A survey has found that one in every 20 public servants has seen a colleague inappropriately accessing or misusing a client's personal information in the past year.
The finding doesn't surprise Accident Compensation Corporation client Bronwyn Pullar, who was sent files about almost 7000 other ACC clients in one of New Zealand's worst privacy breaches in 2012.
"I don't think New Zealanders appreciate the extent to which there is inappropriate and unauthorised use of information," she said. "It does raise serious concerns about the degree of access Government employees have over people's private information, particularly sensitive health information."
The survey found that the highest proportion of public servants who saw improper access or misuse of personal files -- 7 per cent -- was in the district health boards (DHBs).
The numbers were 4 per cent in core government departments, 3 per cent in non-DHB Crown agencies such as ACC, and 2 per cent in other Crown entities such as TVNZ.
The survey sampled 13,400 of the country's 148,200 public servants, including 2100 out of 65,200 DHB staff, to measure "integrity and conduct" for the State Services Commission. If the overall average of 5 per cent applies to all public servants, then about 7400 public servants saw colleagues improperly accessing or misusing clients' personal information in the past year.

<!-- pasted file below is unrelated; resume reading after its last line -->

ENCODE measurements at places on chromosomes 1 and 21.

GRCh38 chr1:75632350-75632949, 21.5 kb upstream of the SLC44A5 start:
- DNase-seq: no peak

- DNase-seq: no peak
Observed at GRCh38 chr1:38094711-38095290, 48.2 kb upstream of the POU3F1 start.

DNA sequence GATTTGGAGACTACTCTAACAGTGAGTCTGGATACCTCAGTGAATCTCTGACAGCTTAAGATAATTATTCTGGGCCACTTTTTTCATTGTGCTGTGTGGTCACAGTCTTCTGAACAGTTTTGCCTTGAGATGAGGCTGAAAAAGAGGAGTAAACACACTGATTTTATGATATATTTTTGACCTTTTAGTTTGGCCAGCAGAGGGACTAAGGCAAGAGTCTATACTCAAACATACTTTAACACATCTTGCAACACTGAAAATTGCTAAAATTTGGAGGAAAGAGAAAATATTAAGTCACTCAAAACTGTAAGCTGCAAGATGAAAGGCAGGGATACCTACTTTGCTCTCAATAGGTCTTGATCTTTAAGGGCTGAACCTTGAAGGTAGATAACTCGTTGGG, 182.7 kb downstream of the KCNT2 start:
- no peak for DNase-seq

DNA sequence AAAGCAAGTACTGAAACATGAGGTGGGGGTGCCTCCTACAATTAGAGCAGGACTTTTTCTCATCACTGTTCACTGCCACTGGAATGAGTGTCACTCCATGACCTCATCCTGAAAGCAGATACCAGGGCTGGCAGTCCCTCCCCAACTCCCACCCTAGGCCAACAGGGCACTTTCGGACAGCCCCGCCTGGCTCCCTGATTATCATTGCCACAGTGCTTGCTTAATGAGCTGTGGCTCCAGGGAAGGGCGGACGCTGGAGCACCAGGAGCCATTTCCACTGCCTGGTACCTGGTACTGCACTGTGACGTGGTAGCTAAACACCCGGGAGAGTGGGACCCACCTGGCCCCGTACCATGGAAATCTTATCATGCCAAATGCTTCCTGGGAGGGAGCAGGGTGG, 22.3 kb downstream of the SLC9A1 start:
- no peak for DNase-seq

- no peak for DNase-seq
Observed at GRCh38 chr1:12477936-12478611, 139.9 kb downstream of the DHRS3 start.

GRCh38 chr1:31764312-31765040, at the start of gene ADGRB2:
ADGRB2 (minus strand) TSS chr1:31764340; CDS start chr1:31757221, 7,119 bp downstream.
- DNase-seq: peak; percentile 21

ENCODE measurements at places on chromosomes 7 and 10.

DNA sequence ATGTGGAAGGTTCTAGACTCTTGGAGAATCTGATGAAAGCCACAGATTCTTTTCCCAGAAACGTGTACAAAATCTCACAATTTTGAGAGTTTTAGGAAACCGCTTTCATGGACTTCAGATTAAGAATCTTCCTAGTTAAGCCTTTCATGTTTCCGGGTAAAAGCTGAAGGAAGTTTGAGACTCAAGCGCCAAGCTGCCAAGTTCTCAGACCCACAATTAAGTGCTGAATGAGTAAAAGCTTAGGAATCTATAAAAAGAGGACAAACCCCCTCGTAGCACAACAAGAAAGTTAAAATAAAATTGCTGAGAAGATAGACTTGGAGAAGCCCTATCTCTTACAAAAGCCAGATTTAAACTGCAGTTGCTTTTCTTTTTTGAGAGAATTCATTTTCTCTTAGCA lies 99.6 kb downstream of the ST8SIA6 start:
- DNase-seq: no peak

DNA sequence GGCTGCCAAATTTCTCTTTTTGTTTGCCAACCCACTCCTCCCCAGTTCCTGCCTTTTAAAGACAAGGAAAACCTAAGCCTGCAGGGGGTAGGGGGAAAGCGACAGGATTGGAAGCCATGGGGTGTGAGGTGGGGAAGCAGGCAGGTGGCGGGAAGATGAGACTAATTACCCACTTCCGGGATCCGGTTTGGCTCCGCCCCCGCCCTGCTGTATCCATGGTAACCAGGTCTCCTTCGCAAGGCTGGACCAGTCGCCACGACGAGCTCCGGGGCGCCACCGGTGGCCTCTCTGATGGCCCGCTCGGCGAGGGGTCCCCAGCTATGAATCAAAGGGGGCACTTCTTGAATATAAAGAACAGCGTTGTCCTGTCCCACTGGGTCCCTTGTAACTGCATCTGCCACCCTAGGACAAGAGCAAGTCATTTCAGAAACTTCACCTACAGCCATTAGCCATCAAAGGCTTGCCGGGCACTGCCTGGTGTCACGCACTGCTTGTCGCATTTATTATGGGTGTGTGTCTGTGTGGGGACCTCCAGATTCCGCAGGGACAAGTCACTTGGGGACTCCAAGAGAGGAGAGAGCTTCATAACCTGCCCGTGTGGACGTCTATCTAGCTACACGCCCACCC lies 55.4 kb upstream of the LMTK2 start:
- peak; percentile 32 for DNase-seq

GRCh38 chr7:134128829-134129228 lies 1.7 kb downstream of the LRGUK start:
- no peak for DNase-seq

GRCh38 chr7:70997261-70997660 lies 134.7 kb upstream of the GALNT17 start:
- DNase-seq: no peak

The survey also found that 28 per cent of public servants saw bullying in the workplace and 25 per cent, including 30 per cent of DHB staff, were personally bullied or harassed in the past year.
Public Service Association secretary Richard Wagstaff said a union survey last year found similar levels of bullying, including a higher rate in DHBs.
"Our impression is that all these things are related," he said. "There does tend to be too much of a command and control top-down approach to managing people. We are promoting, and getting some traction on, a much more facilitative style of leadership."
He said staff who accessed personal files did not always have sinister motives.
"Often family members ring up and say, 'Can you help me with this, I can't fill in my tax return, or whatever,"' he said. "They might have a relative who works in that agency and say, 'Can you help me do this?' And then that relative is encouraged to open their file to help them do it."
He said agencies took a "zero tolerance" approach to such access and imposed "severe" penalties, often dismissal.
"Five per cent is still too high. We would strongly support that being zero if we can get there," he said. "You just mustn't do it."